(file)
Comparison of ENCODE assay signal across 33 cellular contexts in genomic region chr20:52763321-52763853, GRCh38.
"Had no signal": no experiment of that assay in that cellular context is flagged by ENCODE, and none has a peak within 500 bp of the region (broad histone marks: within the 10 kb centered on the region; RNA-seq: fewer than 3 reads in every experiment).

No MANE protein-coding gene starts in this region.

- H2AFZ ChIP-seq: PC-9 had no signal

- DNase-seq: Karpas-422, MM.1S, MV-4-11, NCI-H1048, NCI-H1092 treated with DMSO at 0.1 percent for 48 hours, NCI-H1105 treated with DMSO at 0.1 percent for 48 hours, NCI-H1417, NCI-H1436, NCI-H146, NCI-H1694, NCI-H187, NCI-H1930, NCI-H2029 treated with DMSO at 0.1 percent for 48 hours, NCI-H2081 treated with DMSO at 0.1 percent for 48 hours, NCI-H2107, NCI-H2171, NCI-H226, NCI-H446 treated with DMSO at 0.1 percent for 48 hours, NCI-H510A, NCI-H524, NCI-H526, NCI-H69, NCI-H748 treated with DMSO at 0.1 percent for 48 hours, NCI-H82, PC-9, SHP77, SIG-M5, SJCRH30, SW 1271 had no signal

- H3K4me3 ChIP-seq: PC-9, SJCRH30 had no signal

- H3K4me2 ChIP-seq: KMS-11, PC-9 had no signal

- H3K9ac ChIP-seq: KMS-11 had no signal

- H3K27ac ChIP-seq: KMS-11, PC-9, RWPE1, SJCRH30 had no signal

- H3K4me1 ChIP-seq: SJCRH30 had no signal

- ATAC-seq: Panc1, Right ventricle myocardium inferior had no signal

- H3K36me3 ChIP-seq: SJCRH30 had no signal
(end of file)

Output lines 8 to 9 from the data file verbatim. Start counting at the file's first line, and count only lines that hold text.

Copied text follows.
- H3K9ac ChIP-seq: KMS-11 had no signal

- H3K27ac ChIP-seq: KMS-11, PC-9, RWPE1, SJCRH30 had no signal